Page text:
Apple and Google linked to $500m bid for Kodak patents

Summary:Apple and Google have teamed up to offer Kodak more than $500m for more than 1,000 digital imaging patents, according to online reports.

Apple and Google have teamed up to offer Kodak more than $500m (£312m) for digital imaging patents to help the beleagured photography company stay afloat, according to reports.

The two companies have collaborated to buy an unspecified number of Eatman Kodak's 1,100 imaging patents, according to a Bloomberg report on 8 December, citing sources "familiar with the matter".

The patents for sale relate to the capture, manipulation and sharing of digital images, according to the report. 

The sources said Apple and Google teamed up so they could purchase the patents for a lower overall cost than if they tried to buy them individually. This isn't the first time there have been murmerings of this kind; the Wall Street Journal reported on the possible alliance between Apple and Google in August.

Previously, the WSJ reported that Apple and Google were each leading separate consortiums to purchase the patents in the range of $150m (£94m) to $250m (£156m).

The sale of the patent portfolios was originally expected to net Kodak in excess of $2bn, according to the company's legal team at the time of the bankruptcy filing.

Apple and Google had not responded to a request for comment at the time of writing.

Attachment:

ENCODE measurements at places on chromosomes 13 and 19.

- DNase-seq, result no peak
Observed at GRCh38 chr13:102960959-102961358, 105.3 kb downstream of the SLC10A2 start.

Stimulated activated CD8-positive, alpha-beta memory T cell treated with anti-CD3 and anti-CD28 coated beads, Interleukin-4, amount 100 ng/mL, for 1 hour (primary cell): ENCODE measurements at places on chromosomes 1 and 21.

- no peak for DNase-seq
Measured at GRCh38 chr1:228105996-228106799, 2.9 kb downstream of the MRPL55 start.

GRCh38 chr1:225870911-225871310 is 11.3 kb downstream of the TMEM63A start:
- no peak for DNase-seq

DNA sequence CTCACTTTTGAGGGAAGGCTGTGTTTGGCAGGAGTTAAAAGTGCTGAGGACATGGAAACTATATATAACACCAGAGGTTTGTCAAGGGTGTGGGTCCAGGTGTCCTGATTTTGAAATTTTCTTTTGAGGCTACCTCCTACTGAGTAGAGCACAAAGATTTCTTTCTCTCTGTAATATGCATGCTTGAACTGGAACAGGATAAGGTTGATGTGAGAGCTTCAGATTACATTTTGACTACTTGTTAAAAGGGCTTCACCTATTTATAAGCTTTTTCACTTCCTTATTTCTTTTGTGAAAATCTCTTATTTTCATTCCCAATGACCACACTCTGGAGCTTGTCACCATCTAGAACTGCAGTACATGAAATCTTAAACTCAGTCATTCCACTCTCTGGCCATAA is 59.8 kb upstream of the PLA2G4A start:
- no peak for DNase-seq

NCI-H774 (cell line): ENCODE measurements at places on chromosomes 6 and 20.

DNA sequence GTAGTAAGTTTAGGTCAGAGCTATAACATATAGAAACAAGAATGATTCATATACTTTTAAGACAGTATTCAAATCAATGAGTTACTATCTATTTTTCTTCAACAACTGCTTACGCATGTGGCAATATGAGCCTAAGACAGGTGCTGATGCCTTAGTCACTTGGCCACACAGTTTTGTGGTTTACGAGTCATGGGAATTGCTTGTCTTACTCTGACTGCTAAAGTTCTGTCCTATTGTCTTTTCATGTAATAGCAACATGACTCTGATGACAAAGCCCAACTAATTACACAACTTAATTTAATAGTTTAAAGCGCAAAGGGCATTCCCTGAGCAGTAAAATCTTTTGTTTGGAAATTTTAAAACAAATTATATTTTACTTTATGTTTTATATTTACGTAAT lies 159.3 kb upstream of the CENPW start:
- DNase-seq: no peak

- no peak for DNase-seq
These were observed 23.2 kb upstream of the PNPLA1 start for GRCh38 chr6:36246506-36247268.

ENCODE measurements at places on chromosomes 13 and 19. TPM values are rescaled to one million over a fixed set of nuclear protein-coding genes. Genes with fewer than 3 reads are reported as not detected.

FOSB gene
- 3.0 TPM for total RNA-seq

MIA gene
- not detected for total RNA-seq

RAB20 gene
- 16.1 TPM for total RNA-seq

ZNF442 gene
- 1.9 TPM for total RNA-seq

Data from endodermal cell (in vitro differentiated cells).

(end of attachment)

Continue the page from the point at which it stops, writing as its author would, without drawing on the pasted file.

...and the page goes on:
Kodak announced it was in financial difficulties in 2011 and started selling off its assets in a bid to raise capital.  

In January 2012, Kodak filed for Chapter 11 bankruptcy protection, listing total assets of $5.1bn (£3.18bn) but a debt of $6.8bn (£4.24bn) in its bankruptcy filing.

The company then took out a $950m (£591m) loan with Citigroup so that it could keep its operations going and took other measures such as selling off its  personalised and digital imaging businesses , in a bid to claw its way out of Chapter 11 bankruptcy proceedings sometime in 2013.

Topics: Patents, Apple, Google

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Sam is generally at his happiest with a new piece of technology in his hands or nailing down an exclusive story. In the past he's written for The Engineer and the Daily Mail, covering emerging technology in electronics, energy, defence, materials, aerospace, automotive and healthcare. These days, Sam is particularly interested in emerging... Full Bio

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